Switzerland is anything but neutral in the arena of global competitiveness. For the fourth consecutive year, it tops the World Economic Forum’s overall rankings in its annual “Global Competitiveness Report, released Wednesday.
Singapore comes in second, followed by Finland, moving up a notch from the fourth spot in 2011. Sweden dropped a slot to No. 4, while the Netherlands moves up to spots from last year to No. 5.
The United States remains in the top 10, but it dropped two slots to No. 7, falling behind the Netherlands and Germany. The U.S. ranked No. 1 in the 2008-2009 report.
The Global Competitiveness Report 2012–2013 assesses an unprecedented 144 economies, which are ranked based on an index that measures a dozen “pillars of competitiveness,” including innovation, infrastructure and institution. “The Report contributes to an understanding of the key factors that determine economic growth, helps to explain why some countries are more successful than others in raising income levels and opportunities for their respective populations, and offers policymakers and business leaders an important tool in the formulation of improved economic policies and institutional reforms,” the authors state.
The report attributes “political disputes” for America’s slippage in the rankings. This was a contributing factor to Standard & Poor’s decision last year to lower the country’s credit rating. “The business community continues to be critical toward public and private institutions (41st),” the report reads. “In particular, its trust in politicians is not strong (54th), perhaps not surprising in light of recent political disputes that threaten to push the country back into recession through automatic spending cuts,” a reference to the ongoing fiscal cliff debate.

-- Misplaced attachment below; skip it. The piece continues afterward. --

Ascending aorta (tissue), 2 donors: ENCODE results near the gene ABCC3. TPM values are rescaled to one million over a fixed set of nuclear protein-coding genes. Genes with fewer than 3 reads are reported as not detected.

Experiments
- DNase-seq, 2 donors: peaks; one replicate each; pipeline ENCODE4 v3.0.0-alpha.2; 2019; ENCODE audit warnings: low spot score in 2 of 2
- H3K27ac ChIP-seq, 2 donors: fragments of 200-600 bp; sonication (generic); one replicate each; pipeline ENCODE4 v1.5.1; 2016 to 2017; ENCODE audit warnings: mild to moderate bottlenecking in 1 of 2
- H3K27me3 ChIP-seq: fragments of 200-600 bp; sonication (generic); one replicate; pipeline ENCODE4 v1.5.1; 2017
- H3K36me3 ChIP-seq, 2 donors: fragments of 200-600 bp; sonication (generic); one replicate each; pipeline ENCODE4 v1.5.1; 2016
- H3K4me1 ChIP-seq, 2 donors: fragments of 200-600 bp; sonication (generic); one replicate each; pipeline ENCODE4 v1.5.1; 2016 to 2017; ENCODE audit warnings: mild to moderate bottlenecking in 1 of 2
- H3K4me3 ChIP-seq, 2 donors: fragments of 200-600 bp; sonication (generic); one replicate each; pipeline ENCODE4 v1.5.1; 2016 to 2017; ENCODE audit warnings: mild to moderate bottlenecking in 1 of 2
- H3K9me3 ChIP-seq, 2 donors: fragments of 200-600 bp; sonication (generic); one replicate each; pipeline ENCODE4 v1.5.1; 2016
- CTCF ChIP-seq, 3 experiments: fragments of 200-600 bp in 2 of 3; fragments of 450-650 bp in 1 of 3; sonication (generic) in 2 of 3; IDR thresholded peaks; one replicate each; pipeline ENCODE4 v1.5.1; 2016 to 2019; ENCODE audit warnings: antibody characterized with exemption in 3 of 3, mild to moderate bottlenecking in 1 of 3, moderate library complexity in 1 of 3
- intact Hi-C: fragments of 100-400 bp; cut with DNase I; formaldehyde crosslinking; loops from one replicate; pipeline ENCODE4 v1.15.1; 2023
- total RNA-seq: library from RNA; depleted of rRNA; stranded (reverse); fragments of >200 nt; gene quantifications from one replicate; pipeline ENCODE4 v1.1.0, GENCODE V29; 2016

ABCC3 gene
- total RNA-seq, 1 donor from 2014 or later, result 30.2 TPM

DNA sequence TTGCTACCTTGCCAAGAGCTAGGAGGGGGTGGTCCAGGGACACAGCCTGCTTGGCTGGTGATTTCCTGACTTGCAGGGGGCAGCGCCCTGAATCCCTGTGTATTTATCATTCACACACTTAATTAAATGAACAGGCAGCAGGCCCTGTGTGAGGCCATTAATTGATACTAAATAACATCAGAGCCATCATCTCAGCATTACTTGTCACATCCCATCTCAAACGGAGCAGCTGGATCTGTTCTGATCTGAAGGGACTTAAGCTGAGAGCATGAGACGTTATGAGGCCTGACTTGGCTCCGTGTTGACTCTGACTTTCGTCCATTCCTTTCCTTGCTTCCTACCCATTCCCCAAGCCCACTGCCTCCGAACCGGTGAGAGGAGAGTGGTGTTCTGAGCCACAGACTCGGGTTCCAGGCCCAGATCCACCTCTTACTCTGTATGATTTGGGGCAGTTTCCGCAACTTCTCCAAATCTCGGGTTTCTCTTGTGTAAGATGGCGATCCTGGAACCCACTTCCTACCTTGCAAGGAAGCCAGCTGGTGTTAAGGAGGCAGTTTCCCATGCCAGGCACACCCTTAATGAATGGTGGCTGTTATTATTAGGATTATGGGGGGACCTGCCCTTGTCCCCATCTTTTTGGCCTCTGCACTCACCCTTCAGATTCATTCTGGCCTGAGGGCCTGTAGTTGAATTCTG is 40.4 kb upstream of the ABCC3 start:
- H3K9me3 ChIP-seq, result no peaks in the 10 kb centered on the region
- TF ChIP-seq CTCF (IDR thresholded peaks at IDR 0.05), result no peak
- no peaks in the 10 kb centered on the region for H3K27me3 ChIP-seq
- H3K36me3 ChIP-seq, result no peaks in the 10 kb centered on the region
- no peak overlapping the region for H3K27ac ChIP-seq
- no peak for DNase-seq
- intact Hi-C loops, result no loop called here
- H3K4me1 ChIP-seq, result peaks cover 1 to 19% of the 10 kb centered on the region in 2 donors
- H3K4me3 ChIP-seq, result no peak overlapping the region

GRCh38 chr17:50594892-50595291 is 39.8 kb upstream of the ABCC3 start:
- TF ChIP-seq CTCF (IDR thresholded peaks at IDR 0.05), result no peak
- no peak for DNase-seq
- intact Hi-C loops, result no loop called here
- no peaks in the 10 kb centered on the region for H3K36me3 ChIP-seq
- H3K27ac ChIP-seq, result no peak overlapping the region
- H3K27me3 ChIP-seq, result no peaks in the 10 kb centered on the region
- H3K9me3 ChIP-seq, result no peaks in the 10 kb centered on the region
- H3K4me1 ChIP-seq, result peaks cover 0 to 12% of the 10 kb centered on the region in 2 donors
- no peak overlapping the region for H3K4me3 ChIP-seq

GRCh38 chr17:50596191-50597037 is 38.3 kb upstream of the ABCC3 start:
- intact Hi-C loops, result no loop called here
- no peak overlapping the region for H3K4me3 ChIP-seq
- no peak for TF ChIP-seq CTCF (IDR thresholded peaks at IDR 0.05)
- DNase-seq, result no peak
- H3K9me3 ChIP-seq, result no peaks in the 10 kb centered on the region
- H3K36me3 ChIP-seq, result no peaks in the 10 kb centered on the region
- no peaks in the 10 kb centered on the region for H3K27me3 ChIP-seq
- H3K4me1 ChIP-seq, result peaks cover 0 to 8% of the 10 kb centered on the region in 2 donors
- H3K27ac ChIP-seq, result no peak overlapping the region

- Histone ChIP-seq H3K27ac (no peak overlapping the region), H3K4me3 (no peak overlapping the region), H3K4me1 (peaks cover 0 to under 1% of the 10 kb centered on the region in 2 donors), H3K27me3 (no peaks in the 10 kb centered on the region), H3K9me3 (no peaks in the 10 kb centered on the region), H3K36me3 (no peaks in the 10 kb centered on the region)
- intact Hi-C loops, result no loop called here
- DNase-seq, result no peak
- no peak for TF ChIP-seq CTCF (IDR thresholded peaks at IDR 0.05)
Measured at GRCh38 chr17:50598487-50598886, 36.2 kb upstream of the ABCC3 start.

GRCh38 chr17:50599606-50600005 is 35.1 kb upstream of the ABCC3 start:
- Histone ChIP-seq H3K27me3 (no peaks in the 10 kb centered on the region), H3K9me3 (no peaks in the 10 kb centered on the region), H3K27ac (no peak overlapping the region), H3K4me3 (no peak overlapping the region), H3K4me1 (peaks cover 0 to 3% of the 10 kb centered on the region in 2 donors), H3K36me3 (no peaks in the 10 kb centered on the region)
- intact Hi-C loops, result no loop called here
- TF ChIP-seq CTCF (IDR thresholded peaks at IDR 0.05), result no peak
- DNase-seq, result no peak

The divisive political climate is the news story that affluent investors surveyed last month by Millionaire Corner said is most impacting their economic outlook. Not surprisingly, this concern is heightened as the campaigns for president intensify and the clock to November ticks down.
The report also chided “wasteful” government spending (76th), as well as the “lack of macroeconomic stability (which) continues to be the country’s greatest area of weakness (111th, down from 90th last year).
The report does note that U.S. companies “are highly sophisticated and innovative, supported by an excellent university system that collaborates admirably with the business sector in R&D.” Also on a positive note, “measures of financial market development continue to indicate a recovery, improving from 31st two years ago to 16th this year.”
Donald Liebenson writes news and features for Millionaire Corner. He has been published in the Chicago Tribune, The Chicago Sun-Times, The Los Angeles Times, Fiscal Times, Entertainment Weekly, Huffington Post, and other outlets. He has also served as a marketing writer for Chicago-based Questar Entertainment and distributor Baker & Taylor.
A graduate of the University of Southern California, he is married with a college-age son. He also writes extensively about entertainment.